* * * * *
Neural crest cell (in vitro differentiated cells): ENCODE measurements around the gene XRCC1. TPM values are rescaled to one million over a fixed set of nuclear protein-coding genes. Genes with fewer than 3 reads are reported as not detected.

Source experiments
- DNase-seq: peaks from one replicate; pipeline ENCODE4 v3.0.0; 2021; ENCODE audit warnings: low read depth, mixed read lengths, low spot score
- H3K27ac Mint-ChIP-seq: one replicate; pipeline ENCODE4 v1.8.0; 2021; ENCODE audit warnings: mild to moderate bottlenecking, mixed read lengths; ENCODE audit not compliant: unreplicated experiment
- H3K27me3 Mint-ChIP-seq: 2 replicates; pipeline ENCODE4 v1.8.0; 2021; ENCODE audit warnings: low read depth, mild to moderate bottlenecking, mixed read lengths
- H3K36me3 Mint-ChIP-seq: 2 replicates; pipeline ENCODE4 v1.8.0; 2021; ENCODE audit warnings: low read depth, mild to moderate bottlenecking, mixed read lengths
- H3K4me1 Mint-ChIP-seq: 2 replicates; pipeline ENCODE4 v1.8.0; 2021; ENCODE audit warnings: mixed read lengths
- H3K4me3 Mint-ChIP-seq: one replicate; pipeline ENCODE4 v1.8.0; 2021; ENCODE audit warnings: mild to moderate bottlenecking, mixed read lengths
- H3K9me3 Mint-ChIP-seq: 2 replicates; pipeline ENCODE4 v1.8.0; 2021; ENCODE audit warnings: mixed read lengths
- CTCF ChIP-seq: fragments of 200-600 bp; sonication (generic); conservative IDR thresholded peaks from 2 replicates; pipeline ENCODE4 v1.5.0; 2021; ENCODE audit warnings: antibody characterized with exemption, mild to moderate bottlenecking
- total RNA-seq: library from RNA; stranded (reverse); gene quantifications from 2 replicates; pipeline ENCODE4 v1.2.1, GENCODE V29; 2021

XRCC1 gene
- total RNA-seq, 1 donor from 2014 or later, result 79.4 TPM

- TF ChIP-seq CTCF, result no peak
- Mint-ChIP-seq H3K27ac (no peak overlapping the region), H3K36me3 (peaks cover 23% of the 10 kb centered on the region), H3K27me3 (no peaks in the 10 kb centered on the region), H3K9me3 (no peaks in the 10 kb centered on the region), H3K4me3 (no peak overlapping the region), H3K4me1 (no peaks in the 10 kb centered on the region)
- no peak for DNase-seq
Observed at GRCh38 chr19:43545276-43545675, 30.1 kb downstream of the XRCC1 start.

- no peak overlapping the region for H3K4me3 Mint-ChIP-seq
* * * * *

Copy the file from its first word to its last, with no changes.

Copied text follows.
Neural crest cell (in vitro differentiated cells): ENCODE measurements around the gene XRCC1. TPM values are rescaled to one million over a fixed set of nuclear protein-coding genes. Genes with fewer than 3 reads are reported as not detected.

Source experiments
- DNase-seq: peaks from one replicate; pipeline ENCODE4 v3.0.0; 2021; ENCODE audit warnings: low read depth, mixed read lengths, low spot score
- H3K27ac Mint-ChIP-seq: one replicate; pipeline ENCODE4 v1.8.0; 2021; ENCODE audit warnings: mild to moderate bottlenecking, mixed read lengths; ENCODE audit not compliant: unreplicated experiment
- H3K27me3 Mint-ChIP-seq: 2 replicates; pipeline ENCODE4 v1.8.0; 2021; ENCODE audit warnings: low read depth, mild to moderate bottlenecking, mixed read lengths
- H3K36me3 Mint-ChIP-seq: 2 replicates; pipeline ENCODE4 v1.8.0; 2021; ENCODE audit warnings: low read depth, mild to moderate bottlenecking, mixed read lengths
- H3K4me1 Mint-ChIP-seq: 2 replicates; pipeline ENCODE4 v1.8.0; 2021; ENCODE audit warnings: mixed read lengths
- H3K4me3 Mint-ChIP-seq: one replicate; pipeline ENCODE4 v1.8.0; 2021; ENCODE audit warnings: mild to moderate bottlenecking, mixed read lengths
- H3K9me3 Mint-ChIP-seq: 2 replicates; pipeline ENCODE4 v1.8.0; 2021; ENCODE audit warnings: mixed read lengths
- CTCF ChIP-seq: fragments of 200-600 bp; sonication (generic); conservative IDR thresholded peaks from 2 replicates; pipeline ENCODE4 v1.5.0; 2021; ENCODE audit warnings: antibody characterized with exemption, mild to moderate bottlenecking
- total RNA-seq: library from RNA; stranded (reverse); gene quantifications from 2 replicates; pipeline ENCODE4 v1.2.1, GENCODE V29; 2021

XRCC1 gene
- total RNA-seq, 1 donor from 2014 or later, result 79.4 TPM

- TF ChIP-seq CTCF, result no peak
- Mint-ChIP-seq H3K27ac (no peak overlapping the region), H3K36me3 (peaks cover 23% of the 10 kb centered on the region), H3K27me3 (no peaks in the 10 kb centered on the region), H3K9me3 (no peaks in the 10 kb centered on the region), H3K4me3 (no peak overlapping the region), H3K4me1 (no peaks in the 10 kb centered on the region)
- no peak for DNase-seq
Observed at GRCh38 chr19:43545276-43545675, 30.1 kb downstream of the XRCC1 start.

- no peak overlapping the region for H3K4me3 Mint-ChIP-seq